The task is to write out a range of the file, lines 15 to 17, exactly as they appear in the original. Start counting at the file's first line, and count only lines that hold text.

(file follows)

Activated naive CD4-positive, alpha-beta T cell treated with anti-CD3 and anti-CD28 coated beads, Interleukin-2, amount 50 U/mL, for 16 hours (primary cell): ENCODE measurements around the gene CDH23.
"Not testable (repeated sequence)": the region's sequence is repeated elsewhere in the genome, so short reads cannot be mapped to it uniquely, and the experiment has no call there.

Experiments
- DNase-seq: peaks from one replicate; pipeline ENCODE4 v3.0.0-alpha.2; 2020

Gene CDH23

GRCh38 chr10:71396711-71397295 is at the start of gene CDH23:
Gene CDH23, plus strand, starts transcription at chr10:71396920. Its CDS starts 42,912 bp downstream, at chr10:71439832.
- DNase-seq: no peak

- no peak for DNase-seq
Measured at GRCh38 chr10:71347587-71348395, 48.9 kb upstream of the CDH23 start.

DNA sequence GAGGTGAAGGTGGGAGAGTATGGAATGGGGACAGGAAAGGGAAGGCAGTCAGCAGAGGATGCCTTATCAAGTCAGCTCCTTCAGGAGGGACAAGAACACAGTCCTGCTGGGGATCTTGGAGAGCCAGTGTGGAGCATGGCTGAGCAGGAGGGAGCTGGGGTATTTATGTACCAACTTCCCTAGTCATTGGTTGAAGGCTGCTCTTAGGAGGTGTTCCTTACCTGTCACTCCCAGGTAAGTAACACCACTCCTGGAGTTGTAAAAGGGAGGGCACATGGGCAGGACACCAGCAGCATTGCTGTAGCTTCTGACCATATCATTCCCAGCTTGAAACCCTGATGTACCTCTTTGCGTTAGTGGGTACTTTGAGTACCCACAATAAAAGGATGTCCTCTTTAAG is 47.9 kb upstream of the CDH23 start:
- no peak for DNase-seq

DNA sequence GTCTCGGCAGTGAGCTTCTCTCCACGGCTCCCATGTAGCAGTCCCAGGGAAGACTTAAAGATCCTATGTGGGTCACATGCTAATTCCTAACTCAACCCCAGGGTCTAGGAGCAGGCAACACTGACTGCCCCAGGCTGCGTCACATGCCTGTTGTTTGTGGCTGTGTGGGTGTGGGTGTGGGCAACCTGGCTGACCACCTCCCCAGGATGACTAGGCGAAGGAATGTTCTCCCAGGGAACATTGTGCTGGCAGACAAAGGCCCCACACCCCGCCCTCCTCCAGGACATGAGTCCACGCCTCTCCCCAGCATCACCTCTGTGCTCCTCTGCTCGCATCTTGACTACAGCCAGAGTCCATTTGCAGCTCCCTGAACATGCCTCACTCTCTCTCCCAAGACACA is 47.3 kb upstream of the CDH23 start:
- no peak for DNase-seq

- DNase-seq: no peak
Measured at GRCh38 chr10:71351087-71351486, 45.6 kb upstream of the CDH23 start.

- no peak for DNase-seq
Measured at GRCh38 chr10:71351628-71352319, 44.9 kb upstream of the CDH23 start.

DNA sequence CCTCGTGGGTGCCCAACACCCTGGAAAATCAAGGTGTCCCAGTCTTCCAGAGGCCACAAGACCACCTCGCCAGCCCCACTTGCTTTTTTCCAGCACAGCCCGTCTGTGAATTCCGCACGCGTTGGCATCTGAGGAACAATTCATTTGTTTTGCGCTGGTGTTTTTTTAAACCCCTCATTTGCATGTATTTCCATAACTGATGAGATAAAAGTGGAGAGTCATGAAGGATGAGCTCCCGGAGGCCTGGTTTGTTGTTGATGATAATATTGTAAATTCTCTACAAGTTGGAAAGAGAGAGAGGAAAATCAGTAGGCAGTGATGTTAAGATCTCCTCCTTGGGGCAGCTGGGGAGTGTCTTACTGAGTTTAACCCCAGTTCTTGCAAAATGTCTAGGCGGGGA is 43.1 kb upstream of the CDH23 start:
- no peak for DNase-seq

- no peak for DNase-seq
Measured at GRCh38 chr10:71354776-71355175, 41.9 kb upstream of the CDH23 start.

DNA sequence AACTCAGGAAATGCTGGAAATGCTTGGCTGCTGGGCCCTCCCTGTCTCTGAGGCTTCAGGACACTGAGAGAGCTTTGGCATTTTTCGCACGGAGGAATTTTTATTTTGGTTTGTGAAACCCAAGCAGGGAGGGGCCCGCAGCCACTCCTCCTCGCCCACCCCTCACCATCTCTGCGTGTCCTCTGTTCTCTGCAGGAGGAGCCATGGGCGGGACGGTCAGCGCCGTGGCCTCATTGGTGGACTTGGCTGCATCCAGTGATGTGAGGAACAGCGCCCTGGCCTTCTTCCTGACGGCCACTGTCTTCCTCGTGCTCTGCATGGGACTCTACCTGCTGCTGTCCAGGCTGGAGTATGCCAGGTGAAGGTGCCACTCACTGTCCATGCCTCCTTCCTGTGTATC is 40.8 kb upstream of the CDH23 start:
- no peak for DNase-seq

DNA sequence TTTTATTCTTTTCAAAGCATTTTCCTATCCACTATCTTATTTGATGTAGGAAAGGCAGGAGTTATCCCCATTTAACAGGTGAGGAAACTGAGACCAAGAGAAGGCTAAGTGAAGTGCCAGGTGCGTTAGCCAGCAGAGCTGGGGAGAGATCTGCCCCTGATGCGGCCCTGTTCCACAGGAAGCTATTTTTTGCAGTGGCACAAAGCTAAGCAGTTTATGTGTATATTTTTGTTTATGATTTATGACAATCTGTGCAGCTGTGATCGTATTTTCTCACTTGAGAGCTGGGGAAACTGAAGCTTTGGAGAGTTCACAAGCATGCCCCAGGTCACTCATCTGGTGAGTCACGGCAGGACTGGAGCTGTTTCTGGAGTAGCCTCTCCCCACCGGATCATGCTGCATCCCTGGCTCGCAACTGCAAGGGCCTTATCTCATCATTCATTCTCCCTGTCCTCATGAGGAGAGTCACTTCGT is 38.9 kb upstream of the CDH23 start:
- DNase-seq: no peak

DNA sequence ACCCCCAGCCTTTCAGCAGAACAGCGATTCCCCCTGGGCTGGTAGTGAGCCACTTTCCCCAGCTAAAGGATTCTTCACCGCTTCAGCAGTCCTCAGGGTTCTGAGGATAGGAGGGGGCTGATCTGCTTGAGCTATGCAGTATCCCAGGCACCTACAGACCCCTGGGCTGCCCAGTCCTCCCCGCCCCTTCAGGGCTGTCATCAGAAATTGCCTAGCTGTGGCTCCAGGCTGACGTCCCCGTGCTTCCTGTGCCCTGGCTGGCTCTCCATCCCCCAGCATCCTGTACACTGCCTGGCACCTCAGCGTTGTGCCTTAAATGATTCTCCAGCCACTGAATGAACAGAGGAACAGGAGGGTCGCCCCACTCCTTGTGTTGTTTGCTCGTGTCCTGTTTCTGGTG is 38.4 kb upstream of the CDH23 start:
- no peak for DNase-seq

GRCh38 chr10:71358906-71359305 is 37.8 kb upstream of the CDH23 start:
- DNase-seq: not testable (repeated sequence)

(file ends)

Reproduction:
- DNase-seq: no peak
Measured at GRCh38 chr10:71351087-71351486, 45.6 kb upstream of the CDH23 start.

- no peak for DNase-seq